I was really shocked when I got a call from OPAC’s office about Mark passing away. I am on the Facebook with Mark and until recently saw activity from Mark on his Facebook page - in particular, completion of his home addition in Berkeley. He looked frail and aged in the photos but had no clue that it was the toll of the cancer he was fighting. I got to know Mark in late 1980s when my firm Geospectra teamed up with TY Lin for the seismic vulnerability studies on the Golden Gate Bridge. What a pleasure to know Mark … he was a real brilliant engineer and truly a gift to the “bridge” structural engineering community. His preliminary seismic vulnerability findings using my first earthquake time history pretty much prevailed throughout the entire seismic retrofit study. Our team’s visible work among the other DOTs bagged OPAC/Geospectra team with seismic vulnerability studies of the Tacoma Narrows Bridge. Here Mark’s studies predicted damage in some hidden parts of the bridge during previous earthquake. Damage being hidden was not noted in post-earthquake bridge inspections. However, destructive inspections following Mark’s study confirmed the presence of damage at his predicted locations. I found Mark a real inspiration in my bridge engineering studies. Your open and thought provoking discussions will be remembered and missed forever. Since now you are in a better place….rest in peace.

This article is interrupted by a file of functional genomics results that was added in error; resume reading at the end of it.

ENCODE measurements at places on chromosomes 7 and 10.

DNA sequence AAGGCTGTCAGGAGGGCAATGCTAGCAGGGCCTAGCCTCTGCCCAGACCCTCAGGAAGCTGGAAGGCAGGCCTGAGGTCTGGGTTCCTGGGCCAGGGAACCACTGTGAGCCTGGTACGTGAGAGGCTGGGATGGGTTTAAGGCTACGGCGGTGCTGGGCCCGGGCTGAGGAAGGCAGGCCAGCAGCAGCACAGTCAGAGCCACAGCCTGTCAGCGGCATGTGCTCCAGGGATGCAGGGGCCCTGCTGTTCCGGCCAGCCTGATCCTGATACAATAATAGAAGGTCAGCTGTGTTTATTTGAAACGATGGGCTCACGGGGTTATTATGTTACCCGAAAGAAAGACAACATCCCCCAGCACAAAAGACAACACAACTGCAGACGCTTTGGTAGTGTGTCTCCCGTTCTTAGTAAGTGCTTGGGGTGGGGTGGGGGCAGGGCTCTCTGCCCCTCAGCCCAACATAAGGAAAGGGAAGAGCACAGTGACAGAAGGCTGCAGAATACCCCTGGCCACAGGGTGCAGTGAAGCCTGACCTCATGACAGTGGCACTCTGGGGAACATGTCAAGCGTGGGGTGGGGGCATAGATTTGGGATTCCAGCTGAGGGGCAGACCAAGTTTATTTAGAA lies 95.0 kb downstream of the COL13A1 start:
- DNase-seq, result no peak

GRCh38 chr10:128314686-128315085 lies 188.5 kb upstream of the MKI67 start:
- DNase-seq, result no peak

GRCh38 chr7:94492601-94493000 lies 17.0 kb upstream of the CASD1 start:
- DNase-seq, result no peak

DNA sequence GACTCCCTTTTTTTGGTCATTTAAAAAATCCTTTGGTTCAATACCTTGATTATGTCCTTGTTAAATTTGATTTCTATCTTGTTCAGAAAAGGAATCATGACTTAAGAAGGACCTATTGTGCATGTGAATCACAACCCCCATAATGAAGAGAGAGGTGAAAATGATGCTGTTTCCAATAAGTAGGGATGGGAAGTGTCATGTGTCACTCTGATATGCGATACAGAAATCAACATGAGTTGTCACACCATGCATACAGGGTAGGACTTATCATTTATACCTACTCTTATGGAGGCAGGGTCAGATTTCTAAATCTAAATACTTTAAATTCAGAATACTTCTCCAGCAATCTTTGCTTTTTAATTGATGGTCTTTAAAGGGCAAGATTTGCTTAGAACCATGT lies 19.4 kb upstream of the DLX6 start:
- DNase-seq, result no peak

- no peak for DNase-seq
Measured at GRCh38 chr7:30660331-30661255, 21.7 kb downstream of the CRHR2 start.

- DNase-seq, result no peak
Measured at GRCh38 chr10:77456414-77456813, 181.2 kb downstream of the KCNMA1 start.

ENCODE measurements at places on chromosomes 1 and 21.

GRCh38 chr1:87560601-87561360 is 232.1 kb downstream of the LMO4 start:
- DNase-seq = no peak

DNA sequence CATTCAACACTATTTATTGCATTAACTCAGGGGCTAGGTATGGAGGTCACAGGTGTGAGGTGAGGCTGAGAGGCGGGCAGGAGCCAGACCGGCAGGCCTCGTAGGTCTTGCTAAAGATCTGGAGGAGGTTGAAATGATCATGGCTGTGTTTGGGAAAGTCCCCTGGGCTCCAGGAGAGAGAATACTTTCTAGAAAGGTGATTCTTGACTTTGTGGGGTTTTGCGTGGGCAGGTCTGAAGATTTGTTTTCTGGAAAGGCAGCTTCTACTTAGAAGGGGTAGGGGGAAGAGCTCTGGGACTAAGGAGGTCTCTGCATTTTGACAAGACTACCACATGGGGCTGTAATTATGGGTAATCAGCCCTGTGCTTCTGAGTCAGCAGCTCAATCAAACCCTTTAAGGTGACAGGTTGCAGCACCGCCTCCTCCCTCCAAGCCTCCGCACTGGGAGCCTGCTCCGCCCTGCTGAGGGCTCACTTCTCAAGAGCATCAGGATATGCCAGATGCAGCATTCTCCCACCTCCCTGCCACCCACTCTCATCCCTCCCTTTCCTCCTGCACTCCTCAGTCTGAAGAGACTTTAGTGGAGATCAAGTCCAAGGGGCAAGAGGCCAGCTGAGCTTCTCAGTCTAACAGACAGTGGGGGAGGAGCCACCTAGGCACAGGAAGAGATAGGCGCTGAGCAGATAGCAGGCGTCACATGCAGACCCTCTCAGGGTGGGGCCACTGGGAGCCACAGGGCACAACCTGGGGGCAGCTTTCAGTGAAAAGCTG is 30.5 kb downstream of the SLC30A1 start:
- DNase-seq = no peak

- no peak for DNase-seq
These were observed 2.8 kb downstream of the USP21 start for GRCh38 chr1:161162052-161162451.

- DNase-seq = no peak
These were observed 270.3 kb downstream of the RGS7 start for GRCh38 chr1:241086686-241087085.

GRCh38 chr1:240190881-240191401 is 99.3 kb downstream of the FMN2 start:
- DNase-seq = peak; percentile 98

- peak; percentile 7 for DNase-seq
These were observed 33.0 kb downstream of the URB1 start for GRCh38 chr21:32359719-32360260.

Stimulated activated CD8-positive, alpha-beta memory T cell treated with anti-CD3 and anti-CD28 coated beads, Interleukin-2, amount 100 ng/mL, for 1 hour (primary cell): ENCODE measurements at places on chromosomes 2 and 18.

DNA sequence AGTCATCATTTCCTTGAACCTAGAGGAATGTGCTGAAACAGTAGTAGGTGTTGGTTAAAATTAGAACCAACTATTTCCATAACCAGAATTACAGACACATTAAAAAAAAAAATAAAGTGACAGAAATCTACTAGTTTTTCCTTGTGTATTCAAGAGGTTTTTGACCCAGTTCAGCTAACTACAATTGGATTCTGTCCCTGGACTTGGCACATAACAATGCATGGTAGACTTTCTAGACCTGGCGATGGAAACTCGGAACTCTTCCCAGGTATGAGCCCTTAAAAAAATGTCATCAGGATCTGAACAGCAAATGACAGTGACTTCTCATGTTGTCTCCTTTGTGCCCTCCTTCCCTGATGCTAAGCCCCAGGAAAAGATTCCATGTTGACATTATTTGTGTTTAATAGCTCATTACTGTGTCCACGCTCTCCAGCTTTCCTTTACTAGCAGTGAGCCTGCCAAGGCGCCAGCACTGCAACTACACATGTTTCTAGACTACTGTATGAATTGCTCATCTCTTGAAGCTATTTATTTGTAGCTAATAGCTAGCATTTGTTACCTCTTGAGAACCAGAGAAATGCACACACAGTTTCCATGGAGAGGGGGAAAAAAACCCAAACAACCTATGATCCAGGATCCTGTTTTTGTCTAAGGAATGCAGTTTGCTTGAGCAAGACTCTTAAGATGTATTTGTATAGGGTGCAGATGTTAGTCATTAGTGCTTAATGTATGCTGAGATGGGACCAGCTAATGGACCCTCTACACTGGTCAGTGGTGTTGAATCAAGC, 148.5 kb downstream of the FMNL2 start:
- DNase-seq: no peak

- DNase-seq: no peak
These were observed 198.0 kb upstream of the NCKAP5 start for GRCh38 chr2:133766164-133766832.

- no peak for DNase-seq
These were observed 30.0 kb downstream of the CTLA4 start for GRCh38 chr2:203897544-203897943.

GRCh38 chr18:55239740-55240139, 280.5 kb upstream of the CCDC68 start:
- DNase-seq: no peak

Bob Dameron posted on 3/26/14

Hearing the news of Mark's passing brings sadness and loss to me, and to the bridge engineering community of California. In 1982, Mark and I shared a cubicle in 410 Davis Hall, working for Prof. Scordelis - Mark, a few years older, worked on his PhD, and I, on a Masters. Mark was a brilliant engineer and teacher, and knew how to make work and life fun. Always a great conversationalist and story teller, here are a few memories and Markisms. For Prof. Scordelis, I was adding prestressing to the computer program MUPDI (which was co-written by Mark). The name of the enhanced program became 'MUPDI-P'. Mark: "You can't call it that - it sounds like Sheep Dip." On motorcycling, Mark: "It takes 27 measurements of my body to order my riding jacket and pants." On Public Policy, Mark: "Politicians, NOT Engineers, set Public Policy," (something I've found vital to remember in our profession). Mark's humor: "What's the difference between an epileptic oyster shucker..."...I guess I should stop here! Mark believed passionately in bringing good science and art to engineering, not just following the Design Code recipe. My mid-career benefitted directly from Mark's leadership in this regard, when he hired our analysis group (ANATECH) to help study the Golden Gate, and other iconic briges. In ways like this, Mark pioneered the use of advanced structural analysis tools to bridge engineering. And the opportunities he created for me had a huge influence on my career. Mark, you'll be greatly missed. Best wishes to all your family. Bob Dameron


jerry Forstater posted on 3/25/14

A Poem for Mark Flowing hair, fair analysis Audio earful, always unafraid Mighty laugher, mainly bike Enduring smile,engaging concern Polite submitter, political challenger Interesting imagination, insightful insight Currency contempt,common consciousness So sensitive, soft calculations Teaming enthusiasm, total immersion honest irony, hedged humility Sandy eyes, sandier sandals Dynamic discusser, diligently detailed Skinny sinew, Saybrook sailor Ultimate educator, unknowing audience Golden's gate, Hoover's bypass, Oakland's CrossWalk... Who am I? ...I left my mark.